Nigeria to hunt down Islamic radicals, president

MAIDUGURI, Nigeria (Reuters) - Nigerian President Umaru Yar’Adua said Tuesday that security forces would hunt down remnants of a radical Muslim sect behind days of clashes which killed at least 150 people and displaced thousands.

Supporters of a militant Islamic preacher armed with machetes, knives, home-made hunting rifles and petrol bombs have attacked churches, police stations, prisons and government buildings in parts of the mostly-Muslim north in recent days.

The violence was triggered when some members of the group called Boko Haram, which wants a wider adoption of Islamic sharia law across Africa’s most populous nation, were arrested Sunday in Bauchi state.

Unrest spread to the northern states of Kano, Yobe and Borno, whose capital Maiduguri is home to the group’s leader, Mohammed Yusuf, and has seen the worst violence.

“The situation has been contained in Bauchi and Yobe. The bad situation we have now is in Borno where the leader of the group is residing ... We are going to launch an operation, a main operation to flush them out,” Yar’Adua told reporters after meeting security chiefs and state governors.

“Our security agencies have been tracking them for years and I believe that this operation will be an operation that will contain them once and for all ... I assure you that the situation has been brought under control,” he said before leaving for an official three-day visit to Brazil.

Yusuf is radically opposed to Western education -- Boko Haram means “education is prohibited.” Critics say he has whipped some students as well as illiterate, jobless youths into an anti-establishment frenzy over a period of years.

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Isa Azare, spokesman for Maiduguri police command, said 90 of the rioters as well as eight police officers, three prison officials and two soldiers had been killed in clashes with the security forces, causing hundreds of families to flee.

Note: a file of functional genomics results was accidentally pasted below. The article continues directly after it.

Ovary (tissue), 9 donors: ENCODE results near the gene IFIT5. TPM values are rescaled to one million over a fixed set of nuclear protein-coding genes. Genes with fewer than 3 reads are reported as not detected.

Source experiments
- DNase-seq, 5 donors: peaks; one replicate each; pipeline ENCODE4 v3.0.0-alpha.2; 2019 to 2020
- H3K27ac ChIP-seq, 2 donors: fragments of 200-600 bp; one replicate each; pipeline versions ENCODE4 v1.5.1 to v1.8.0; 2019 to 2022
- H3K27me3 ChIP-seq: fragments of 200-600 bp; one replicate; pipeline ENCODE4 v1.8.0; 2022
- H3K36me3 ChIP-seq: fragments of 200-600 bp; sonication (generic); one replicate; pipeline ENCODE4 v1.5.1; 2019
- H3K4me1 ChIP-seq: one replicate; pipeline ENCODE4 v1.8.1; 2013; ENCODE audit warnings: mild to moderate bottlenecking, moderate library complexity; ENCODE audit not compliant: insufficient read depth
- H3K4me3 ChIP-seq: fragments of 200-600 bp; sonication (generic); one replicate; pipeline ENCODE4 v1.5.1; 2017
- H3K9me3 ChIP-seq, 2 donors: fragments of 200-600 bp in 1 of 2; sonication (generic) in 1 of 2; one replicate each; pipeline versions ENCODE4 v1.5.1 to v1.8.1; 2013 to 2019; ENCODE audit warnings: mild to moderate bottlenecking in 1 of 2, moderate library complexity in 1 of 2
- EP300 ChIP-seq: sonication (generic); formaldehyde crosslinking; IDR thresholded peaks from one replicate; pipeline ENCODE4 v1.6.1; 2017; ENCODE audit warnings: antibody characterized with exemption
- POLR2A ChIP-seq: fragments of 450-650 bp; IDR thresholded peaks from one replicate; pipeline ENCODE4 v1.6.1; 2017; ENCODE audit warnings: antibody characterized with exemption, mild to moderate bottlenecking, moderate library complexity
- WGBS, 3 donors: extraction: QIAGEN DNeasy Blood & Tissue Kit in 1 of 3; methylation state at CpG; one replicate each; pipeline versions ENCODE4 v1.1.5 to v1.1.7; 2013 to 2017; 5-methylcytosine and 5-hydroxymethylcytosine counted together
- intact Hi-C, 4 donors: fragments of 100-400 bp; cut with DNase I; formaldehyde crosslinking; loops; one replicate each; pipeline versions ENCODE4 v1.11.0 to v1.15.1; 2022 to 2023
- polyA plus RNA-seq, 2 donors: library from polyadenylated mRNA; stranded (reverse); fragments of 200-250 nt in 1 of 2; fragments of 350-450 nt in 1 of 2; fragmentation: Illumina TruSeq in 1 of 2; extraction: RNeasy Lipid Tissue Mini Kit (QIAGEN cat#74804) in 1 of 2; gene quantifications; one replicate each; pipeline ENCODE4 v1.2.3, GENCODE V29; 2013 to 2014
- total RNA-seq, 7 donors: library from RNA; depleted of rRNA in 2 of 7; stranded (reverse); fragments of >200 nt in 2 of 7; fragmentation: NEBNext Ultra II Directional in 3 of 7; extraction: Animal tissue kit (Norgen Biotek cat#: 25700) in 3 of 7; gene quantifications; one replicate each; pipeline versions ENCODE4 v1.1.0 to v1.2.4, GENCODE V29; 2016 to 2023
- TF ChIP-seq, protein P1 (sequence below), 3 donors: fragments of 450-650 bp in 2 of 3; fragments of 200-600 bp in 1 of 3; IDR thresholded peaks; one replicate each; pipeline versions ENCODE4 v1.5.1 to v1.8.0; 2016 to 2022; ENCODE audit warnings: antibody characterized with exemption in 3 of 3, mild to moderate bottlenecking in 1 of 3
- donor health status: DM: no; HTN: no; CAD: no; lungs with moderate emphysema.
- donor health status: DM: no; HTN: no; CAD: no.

Residents said scores of bodies were piled onto police trucks.

“When we heard shooting and saw people running we just packed the family and joined them,” said Sunny Nwankwo, a journalist who fled to one of two barracks in Maiduguri sheltering thousands of civilians.

More than 50 people were killed in Sunday’s violence in Bauchi and several have been reported killed in Kano and Yobe.


The four northern states are among the 12 of Nigeria’s 36 states that started a stricter enforcement of sharia in 2000 -- a decision that has alienated sizeable Christian minorities and sparked bouts of sectarian violence that killed thousands.

Smoke rises from Maiduguri prison after it was set on fire by members of a local Islamic group in Yobe state July 27, 2009. REUTERS/Afolabi Sotunde

“We do not believe in Western education. It corrupts our ideas and beliefs. That is why we are standing up to defend our religion,” a senior member of the group, Abdulmuni Ibrahim Mohammed, told Reuters Monday after his arrest in Kano state.

Locals say Yusuf’s views are not espoused by the vast majority of Nigeria’s Muslim leaders or by their followers.

“I want to emphasize that this is not an inter-religious crisis,” Yar’Adua said.

More than 200 ethnic groups generally live peacefully side by side in Nigeria, a country of around 140 million people, although civil war left one million dead between 1967 and 1970 and there have been bouts of religious unrest since then.

Radical Islamists -- dubbed the Nigerian Taliban after militants in Afghanistan -- launched a brief spate of attacks in late 2003 on police stations and government offices in the northeast, prompting a fierce security crackdown.

Security forces killed 25 suspected Islamic militants in an all-day battle on the outskirts of Kano in April 2007, days before a presidential election.

The State Security Services (SSS) arrested a group of Islamists with suspected links to al Qaeda around six months later and some Western diplomats have expressed concerns that Nigeria could become a target for radical Islamic groups.

But no conclusive evidence of al Qaeda’s presence in Nigeria or of links to the Taliban in Afghanistan have been made public and Boko Haram’s apparently chaotic tactics have little in common with those of Islamic militant groups elsewhere.

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Additional reporting by Mike Oboh in Kano, Ardo Hazzad in Bauchi and Felix Onuah in Abuja; Writing by Nick Tattersall; Editing by Giles Elgood